Lorenzo Sadun, a University of Texas mathematics professor and Democratic precinct chairman, was canvassing his old Austin neighborhood last weekend when he spied a homemade McCain sign on a neighbor's lawn. Someone had stolen the official sign and his neighbor had been forced to improvise. "I was ashamed that my side, 'the good guys', would rip off his sign," Sadun told TIME in an email. "So I decided to replace it, partly as penance and partly to show him, and the neighborhood, that we really are the good guys." Sadun headed to the downtown GOP office, a quiet, low key operation, and asked for a sign for his neighbor. "I want to put in a good word for the workers at the GOP office, who were extremely friendly, even after I explained that I was a Democratic precinct chair. They understand that Democrats and Republicans can be friendly opponents, not enemies," Sadun says. — By Hilary Hylton / Austin

Those Unending Wacky Obama Conspiracies,

10:30 a.m. E.T.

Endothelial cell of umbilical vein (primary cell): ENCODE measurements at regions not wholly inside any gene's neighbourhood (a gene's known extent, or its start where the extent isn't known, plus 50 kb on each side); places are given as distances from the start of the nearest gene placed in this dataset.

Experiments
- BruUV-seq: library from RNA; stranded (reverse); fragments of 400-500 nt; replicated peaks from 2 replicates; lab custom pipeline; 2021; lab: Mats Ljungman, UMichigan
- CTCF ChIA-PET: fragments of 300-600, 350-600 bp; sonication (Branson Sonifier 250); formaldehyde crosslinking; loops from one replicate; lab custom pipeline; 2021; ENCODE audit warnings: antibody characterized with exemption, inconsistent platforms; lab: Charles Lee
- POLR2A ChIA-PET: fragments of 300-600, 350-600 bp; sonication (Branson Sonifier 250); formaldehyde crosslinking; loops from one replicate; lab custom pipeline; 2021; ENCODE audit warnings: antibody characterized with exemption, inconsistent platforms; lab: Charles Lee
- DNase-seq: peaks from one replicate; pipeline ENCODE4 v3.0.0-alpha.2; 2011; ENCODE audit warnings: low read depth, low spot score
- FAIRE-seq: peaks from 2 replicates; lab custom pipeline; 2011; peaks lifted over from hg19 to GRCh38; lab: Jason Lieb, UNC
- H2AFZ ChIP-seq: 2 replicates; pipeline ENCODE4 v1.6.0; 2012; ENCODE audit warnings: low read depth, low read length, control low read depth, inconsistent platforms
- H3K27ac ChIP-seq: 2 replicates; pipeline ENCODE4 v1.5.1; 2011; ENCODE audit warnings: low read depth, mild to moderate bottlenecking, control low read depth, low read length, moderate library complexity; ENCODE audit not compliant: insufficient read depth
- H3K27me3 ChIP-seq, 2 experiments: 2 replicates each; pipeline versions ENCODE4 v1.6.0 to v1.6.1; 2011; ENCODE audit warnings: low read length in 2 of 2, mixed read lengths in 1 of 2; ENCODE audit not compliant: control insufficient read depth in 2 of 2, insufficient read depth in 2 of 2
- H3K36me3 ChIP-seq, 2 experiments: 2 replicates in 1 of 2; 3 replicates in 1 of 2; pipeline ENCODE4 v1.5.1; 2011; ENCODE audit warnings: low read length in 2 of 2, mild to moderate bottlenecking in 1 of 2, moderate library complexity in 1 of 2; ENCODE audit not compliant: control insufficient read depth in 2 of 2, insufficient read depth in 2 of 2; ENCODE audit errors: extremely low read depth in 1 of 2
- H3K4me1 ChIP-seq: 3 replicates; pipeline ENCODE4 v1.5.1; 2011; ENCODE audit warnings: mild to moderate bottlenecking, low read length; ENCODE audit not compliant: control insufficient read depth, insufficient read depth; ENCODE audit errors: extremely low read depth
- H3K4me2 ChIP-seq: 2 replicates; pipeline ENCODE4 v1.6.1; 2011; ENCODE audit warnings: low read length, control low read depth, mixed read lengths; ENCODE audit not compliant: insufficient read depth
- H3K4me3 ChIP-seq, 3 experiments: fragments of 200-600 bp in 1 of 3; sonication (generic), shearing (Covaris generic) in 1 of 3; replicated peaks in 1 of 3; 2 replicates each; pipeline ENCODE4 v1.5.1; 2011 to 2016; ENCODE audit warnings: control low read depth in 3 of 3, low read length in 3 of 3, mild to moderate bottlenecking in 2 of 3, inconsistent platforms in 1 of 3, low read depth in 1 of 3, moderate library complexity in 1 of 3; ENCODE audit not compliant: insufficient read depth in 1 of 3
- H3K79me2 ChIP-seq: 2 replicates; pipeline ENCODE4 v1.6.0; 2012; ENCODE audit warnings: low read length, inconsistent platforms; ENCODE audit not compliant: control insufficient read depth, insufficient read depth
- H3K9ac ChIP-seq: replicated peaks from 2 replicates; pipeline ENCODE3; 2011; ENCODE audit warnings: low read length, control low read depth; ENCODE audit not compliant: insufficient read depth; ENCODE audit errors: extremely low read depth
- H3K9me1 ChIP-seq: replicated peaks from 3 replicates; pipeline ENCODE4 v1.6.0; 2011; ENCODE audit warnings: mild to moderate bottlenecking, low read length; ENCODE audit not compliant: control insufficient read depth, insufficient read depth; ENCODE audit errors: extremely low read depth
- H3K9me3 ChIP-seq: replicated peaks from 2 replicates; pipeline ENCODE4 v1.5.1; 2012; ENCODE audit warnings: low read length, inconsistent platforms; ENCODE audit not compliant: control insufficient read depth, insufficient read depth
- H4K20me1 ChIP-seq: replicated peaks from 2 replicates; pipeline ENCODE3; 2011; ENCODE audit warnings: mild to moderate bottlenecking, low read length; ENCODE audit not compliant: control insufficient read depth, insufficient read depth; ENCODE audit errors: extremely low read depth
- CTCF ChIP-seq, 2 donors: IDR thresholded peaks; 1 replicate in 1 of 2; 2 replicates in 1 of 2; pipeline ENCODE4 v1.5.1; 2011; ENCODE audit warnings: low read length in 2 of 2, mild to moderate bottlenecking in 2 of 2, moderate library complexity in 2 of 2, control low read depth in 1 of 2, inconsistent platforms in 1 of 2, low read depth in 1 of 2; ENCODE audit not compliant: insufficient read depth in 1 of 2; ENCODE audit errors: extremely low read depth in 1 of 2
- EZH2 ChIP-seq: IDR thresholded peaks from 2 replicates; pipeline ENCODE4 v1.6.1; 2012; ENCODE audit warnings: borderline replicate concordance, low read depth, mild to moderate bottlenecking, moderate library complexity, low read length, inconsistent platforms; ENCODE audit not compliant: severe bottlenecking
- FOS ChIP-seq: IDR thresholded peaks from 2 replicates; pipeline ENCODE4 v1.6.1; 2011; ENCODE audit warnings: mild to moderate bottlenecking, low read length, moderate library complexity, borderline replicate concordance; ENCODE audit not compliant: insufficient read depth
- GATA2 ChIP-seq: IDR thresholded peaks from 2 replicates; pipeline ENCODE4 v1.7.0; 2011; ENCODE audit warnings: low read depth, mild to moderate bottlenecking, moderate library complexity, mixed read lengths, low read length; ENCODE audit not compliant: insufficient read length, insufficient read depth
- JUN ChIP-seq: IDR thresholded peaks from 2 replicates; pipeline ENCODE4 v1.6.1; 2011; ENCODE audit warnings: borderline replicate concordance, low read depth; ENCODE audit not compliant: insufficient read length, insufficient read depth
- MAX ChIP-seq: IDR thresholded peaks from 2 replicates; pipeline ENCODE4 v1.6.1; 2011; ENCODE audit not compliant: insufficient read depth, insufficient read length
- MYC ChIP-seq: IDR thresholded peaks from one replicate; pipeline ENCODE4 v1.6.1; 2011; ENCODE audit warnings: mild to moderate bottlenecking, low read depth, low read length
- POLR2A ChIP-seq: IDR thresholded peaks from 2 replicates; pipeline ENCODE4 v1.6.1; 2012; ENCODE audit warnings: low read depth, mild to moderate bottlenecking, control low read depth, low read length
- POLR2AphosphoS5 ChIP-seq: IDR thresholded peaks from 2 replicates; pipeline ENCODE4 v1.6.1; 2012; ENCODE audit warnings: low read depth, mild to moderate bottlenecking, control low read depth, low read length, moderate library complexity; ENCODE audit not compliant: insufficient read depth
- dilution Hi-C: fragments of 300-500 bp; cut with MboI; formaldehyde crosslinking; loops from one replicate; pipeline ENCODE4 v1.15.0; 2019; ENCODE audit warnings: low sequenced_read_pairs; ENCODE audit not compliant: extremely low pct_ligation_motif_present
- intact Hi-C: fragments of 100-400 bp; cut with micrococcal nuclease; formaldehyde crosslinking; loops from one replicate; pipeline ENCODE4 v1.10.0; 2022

Near rural Shanksville, Pennsylvania, where Flight 93 was brought down on 9/11, the Rev. Ron McRae continues to fuel conspiracy theories, right up to Election Day. The self-styled Anabaptist bishop, who gained the support at least one Congressman when he complained that the proposed Flight 93 memorial "Crescent of Embrace" honored Islam and pointed toward Mecca, has now supposedly interviewed Barack Obama's Kenyan grandmother to prove that the Democratic nominee is not a natural-born citizen. The interview is allegedly attached as an affidavit to a U.S. Supreme Court lawsuit that is trying to stop this election — a lawsuit that, McRae says, the mainstream media is ignoring but certain blogs just can't resist. But as even one commenter on the "Citizen Wells" blog notes, the whole thing "does have a Nigerian email scam feel to it." McRae may have succeeded in getting the Shanksville 9/11 memorial design modified, if not eliminated but this effort, whoever may be behind the supposed lawsuit, is certainly a non-starter. — By Marty Levine / Pittsburgh